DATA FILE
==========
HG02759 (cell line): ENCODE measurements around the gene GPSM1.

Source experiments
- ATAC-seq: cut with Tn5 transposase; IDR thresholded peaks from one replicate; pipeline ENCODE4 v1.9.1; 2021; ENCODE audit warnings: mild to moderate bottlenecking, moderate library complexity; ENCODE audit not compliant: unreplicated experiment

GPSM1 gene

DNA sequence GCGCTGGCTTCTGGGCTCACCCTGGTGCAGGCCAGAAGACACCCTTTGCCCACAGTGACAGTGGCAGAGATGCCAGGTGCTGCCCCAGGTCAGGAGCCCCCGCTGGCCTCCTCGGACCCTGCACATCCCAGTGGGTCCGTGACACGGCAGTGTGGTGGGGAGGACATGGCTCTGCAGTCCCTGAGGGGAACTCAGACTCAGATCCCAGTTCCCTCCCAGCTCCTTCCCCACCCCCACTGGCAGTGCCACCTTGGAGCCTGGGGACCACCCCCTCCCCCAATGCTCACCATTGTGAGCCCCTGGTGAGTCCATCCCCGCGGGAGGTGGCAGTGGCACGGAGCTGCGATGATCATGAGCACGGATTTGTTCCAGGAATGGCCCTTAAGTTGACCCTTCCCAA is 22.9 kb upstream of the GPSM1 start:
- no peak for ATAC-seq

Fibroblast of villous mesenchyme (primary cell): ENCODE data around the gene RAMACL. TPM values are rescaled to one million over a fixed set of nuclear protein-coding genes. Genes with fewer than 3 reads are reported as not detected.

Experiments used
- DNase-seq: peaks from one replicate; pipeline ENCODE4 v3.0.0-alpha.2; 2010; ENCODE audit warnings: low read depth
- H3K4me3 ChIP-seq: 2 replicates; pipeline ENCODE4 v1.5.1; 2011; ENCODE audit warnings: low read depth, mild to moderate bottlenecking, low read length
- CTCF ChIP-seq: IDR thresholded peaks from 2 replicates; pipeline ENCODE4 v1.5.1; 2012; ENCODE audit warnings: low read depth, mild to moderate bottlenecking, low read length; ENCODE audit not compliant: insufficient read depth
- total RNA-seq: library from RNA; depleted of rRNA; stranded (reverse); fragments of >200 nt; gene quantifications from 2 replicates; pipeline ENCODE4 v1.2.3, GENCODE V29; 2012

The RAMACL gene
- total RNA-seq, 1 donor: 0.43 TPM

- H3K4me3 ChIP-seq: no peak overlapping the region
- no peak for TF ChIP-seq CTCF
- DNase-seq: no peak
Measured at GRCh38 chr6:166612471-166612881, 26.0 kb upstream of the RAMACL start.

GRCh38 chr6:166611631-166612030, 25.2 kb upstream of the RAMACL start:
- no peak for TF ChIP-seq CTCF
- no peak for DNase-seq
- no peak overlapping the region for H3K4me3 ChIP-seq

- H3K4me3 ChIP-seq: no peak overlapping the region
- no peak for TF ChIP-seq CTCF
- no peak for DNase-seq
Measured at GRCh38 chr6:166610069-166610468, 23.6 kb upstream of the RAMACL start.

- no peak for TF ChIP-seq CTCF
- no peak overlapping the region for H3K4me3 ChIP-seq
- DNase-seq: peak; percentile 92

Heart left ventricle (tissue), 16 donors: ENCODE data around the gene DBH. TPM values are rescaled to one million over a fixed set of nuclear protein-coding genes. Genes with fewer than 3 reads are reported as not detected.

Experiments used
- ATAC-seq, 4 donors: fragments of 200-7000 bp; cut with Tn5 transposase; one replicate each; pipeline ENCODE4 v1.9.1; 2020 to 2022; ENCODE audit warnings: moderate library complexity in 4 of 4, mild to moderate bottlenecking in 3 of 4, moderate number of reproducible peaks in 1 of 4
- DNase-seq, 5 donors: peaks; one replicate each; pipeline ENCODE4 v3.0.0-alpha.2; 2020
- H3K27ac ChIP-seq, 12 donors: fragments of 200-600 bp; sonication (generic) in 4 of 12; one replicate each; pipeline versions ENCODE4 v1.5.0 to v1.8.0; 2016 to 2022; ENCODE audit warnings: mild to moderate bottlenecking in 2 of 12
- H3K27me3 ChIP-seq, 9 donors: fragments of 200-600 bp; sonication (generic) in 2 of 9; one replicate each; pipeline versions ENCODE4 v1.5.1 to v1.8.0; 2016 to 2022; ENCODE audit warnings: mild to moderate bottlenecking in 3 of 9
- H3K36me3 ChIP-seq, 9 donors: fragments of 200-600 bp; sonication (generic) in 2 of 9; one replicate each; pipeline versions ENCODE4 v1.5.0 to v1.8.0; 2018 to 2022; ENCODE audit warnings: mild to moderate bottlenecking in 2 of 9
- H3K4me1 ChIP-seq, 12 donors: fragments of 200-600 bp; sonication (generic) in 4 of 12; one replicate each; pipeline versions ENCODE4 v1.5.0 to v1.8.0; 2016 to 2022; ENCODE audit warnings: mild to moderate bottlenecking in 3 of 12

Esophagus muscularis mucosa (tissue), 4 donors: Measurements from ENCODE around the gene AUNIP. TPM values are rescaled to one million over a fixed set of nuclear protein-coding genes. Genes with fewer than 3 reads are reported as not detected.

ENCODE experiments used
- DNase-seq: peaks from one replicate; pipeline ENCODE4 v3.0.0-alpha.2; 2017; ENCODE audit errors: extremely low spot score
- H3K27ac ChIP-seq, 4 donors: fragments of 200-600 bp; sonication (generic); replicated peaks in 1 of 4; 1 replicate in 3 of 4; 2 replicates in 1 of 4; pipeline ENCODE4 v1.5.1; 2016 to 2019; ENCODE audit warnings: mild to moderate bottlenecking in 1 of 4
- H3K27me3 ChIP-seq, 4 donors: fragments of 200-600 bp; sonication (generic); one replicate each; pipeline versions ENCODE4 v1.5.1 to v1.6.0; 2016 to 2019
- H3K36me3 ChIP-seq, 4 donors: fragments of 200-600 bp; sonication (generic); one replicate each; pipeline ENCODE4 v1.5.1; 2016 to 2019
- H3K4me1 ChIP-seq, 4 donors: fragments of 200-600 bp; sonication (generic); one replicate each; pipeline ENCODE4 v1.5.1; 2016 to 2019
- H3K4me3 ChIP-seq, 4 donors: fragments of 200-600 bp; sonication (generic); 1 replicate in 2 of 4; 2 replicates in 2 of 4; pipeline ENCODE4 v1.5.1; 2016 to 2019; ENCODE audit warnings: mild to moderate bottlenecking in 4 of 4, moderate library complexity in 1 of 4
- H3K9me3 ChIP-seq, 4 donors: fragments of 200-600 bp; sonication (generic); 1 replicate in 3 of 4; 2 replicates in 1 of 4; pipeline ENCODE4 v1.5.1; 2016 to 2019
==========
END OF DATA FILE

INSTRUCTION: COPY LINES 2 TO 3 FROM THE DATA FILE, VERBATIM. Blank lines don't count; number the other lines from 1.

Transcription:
Source experiments
- ATAC-seq: cut with Tn5 transposase; IDR thresholded peaks from one replicate; pipeline ENCODE4 v1.9.1; 2021; ENCODE audit warnings: mild to moderate bottlenecking, moderate library complexity; ENCODE audit not compliant: unreplicated experiment